You have /5 articles left.
Sign up for a free account or log in.
Online Education: A Catalyst for Higher Education Reforms The Final Report from MIT's Open Education Policy Initiative.
“...learning-science-based online education (including the blended model) is disrupting the existing higher education teaching paradigm."
Recommendation 4: Foster Institutional and Organizational Change in Higher Education to Implement These Reforms
What do you make of this recommendation?
The MIT report argues that like other legacy sectors, higher education is due for disruption. This higher ed disruption will come from a combination of learning science, new (scalable) online learning technologies, and an altered set of economic and political arrangements (such as competency based learning and government / employer supported alternative credentialing).
Disrupting the power / position of legacy higher education institutions, according to the MIT report, will not be easy. The higher education status quo is supported by a nexus political (state support, accreditation), economic (tuition, credits, degrees, research funding), and social (discipline based organizational structures, status hierarchies) factors.
In order for the discipline of learning science and the practices of online education to disrupt the postsecondary status quo, the MIT report argues that 4 elements must emerge:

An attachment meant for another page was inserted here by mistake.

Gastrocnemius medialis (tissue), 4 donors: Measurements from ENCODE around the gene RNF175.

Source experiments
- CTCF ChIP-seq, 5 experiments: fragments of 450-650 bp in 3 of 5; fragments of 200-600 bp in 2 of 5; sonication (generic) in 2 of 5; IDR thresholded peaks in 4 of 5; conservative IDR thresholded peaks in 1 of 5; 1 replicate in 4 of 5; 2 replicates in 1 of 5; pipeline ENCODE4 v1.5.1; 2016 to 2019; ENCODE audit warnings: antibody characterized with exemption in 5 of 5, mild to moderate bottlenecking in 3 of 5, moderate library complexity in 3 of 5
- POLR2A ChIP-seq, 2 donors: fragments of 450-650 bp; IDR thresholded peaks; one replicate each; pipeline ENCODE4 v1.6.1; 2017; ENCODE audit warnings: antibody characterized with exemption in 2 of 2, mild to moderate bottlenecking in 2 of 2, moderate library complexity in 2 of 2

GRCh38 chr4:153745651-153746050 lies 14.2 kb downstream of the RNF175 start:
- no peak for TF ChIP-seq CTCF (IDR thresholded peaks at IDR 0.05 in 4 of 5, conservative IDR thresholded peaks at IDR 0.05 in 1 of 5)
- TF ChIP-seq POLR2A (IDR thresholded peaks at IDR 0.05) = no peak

1 - Innovation: In the MIT conception, these innovations are centered in the disciplines of learning science and the practices of learning engineering. These innovations will run across multiple levels of scale, from residential, blended and online courses, degrees and programs - all the way up to advances in learning experiments and competency assessment at scale.
2 - Thinking Communities: Thinking communities, from what I can understand from the MIT report, are groups or organizations on (or across) campuses that conduct and advocate for evidence-based learning experimentation and innovation. Thinking communities are communities of practice around learning science research and learning engineering methods.
3 - Change Agents: Change agents are educators (at every level) who are using their training and experience in learning science to lead organizational and institutional change. Change agents work to evolve the structures, culture, and organizational arrangements of colleges and universities in order to drive a campus learning agenda. Change agents may not be only individuals, and they need not only work on campus. Professional organizations, government agencies, and (I assume) edtech companies can also play a change agent role.
4 - Role Models: Role models are successful examples of organizational change driven by a learning science perspective, undertaken by learning science / learning engineer informed change agents. Successful role models have upended traditional economic, social, and political postsecondary practices. Role models change institutional culture by demonstrating the feasibility and viability of learning science / learning engineering inspired change.
The MIT report ends with the following charge:
"Thought leaders in higher education should encourage the development and maturation of these elements in their own community in order to introduce new educational models that take advantage of online education, learning science, and other advances to extend the reach and effectiveness of their institutions."
What do you think?
Is online education a catalyst for higher education reform?
Should organizational change be part of a discipline of learning science?